This weekend, the media stories are flowing about the “World Whisky of the Year” being announced. It was strategically released at the beginning of a weekend when PR people know newsrooms are understaffed and looking for that much-coveted “kicker” story to end a newscast.
And, for the second year, there was some shock and controversy in the whisky world as the award went to a little-known Canadian rye that costs only $32. That generated some extra momentum in the media….
It’s not the first time there has been controversy with the award.
Last year, it went to a Japanese distillery….which made headlines around the world and certainly created its share of debate.
And, as we know in PR — controversy sells….especially when everyone has an opinion — and you can pit a country’s pride against another’s. In fact, sometimes in PR, controversies happen intentionally because the earned media coverage can save a lot in advertising.
This whisky award is given out by Jim Murray — a former journalist. And, he is a man who arguably has the best job on Earth.
Mr. Murray tastes whisky/whiskey for a living — and then writes a book about it every year.
It’s a personal ratings system given a numeric score….best scotch, best Irish whisky, best bourbon, best Canadian whisky, etc, etc.
In all, he reviews about 4,000 brands of whisky/whiskey each year…and provides tasting notes for about 1,000 of those.
His personal brand has grown quite a bit — to the point where I often go into the liquor store and see a professional-produced label beneath a whisky that states “Jim Murray’s Whisky Bible rates this a 93.5”. Those rows are often near empty given the prominence of the review, even though most people have no idea who Mr. Murray is and how the score is tabulated.
I enjoy his book. I bought it last year. I often don’t agree with his grading – but his assessments are worthy of reading.
However, let’s be clear….this is ONE man’s opinion — his personal taste. One man who — admittedly — knows his drink and is voicing his opinion. It is educated and rooted in experience. But, it’s hardly a “world” award, chosen by a panel of judges. It’s one man.
Personally, I think Oban is the best whisky in the world. That’s my opinion and how I feel — so it’s neither wrong nor right. You likely have your own favourite. That’s fine, too.
You see, it’s all about taste buds. Mine are different than yours. And, Jim Murray’s are different than all of ours.
So, ‘taste’ is fundamentally a very personal and individual experience…as is pointed out in this cheeky 3-minute video on the subject:
That being said, I respect what Mr. Murray says on whisky. So much so, I went down and picked up a bottle of the Crown Royal Northern Harvest Rye.
In fact, I got the LAST bottle in the liquor store because it was selling so well on that particular day.So, I got home…sat down with a good friend and poured a couple of glasses. And, you know what? It was good. Very good. You couldn’t ask for any better for $32. I recommend you buy a bottle.
But — is it the best whisky in the world?
Not even close — in my opinion.
The same opinion from my friend. We agreed it was excellent, smooth and worthy of buying. But, it wasn’t the best.
In fact, after we had a glass of the delicious Crown Royal, we poured a dram of Glenmorangie Nectar D’or. Both of us smelled it then took a drink. And both of us simultaneously said “Now, THAT’S a whisky”.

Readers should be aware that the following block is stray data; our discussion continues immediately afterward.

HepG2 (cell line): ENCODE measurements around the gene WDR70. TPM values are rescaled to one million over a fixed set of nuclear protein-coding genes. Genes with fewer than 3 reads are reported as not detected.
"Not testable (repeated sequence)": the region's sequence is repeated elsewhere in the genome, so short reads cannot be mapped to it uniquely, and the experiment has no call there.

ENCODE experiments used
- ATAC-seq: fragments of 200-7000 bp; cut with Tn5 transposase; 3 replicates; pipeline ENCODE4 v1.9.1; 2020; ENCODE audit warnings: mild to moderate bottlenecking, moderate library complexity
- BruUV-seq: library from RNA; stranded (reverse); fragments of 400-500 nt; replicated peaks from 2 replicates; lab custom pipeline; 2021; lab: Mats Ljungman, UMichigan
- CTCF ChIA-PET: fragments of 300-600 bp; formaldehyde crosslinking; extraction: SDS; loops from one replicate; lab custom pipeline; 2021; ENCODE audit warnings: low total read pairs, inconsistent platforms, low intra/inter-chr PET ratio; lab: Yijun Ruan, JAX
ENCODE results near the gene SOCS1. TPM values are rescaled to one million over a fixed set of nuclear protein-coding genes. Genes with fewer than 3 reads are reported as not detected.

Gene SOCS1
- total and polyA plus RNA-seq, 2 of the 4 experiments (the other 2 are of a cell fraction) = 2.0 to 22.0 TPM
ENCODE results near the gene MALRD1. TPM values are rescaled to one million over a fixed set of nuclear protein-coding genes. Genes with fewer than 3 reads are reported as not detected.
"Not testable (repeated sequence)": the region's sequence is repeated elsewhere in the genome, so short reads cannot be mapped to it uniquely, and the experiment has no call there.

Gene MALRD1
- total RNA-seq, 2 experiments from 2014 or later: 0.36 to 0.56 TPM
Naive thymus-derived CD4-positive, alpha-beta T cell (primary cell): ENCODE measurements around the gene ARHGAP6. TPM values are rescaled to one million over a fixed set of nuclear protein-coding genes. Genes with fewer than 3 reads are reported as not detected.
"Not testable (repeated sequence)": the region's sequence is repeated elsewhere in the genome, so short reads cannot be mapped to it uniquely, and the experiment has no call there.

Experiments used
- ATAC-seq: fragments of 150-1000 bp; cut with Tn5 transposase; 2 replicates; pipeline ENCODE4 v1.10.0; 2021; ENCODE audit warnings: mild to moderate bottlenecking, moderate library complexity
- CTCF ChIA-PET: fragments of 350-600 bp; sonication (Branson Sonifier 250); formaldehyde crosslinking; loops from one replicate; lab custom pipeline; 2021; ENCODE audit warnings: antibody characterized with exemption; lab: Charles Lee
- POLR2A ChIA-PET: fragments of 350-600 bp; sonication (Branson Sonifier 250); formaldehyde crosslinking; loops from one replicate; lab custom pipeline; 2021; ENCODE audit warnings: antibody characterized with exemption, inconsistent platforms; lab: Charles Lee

The next night, I tried the “World Whisky of the Year” Crown Royal again just to make sure I wasn’t “off” in my comparisons.
Again, it was very good. But, not the best in the world, in my opinion.
Then I had the Koval bourbon and — again — it was much better.
I was tasting with my adult son and his friend and they agreed with my assessment fully.
The reality is I have 10 other bottles in my whisky cabinet that are better than the Crown Royal Northern Harvest (actually, probably closer to 15 better bottles).
But, that’s my opinion…just like Jim Murray has an opinion.
So, what’s your point, Fraser? Aren’t you taking this too seriously?
It’s this: As much as the media likes this story — it’s fun and comes out on a slow weekend — perhaps more due diligence is in order — the same due diligence you apply to any of your political or business stories.
I know it seems harmless but people are paying good money for these whisky selections — and they depend on the media as an authority.
So, Mr. Murray can write his book and make his selections — however, I believe the media needs to add context to the stories and, at minimum, stop calling it the “World Whisky of the Year” just because one person says that’s what it is. It doesn’t work like that in journalism. The bar should be higher than it is in social media and blogs.
You are being successfully spun by corporate marketing — to the point where the publisher really has no need to pay for advertising with your newspaper or media outlet because you’re giving the coverage away for free in the heart of your newscasts.
I can only imagine how some of the other distilleries feel about this…but don’t want to say anything because they know it may affect their rating in the future.
So, my point is this: take this “World Whisky of the Year” declaration with a huge grain of salt….and know great marketing when you see it.
Whisky….and taste of any kind….is a uniquely personal experience. There’s no wrong and there’s no right. Just enjoy it.
And yes….that also relates to whether you put ice in your scotch. But, that’s another topic for another time.
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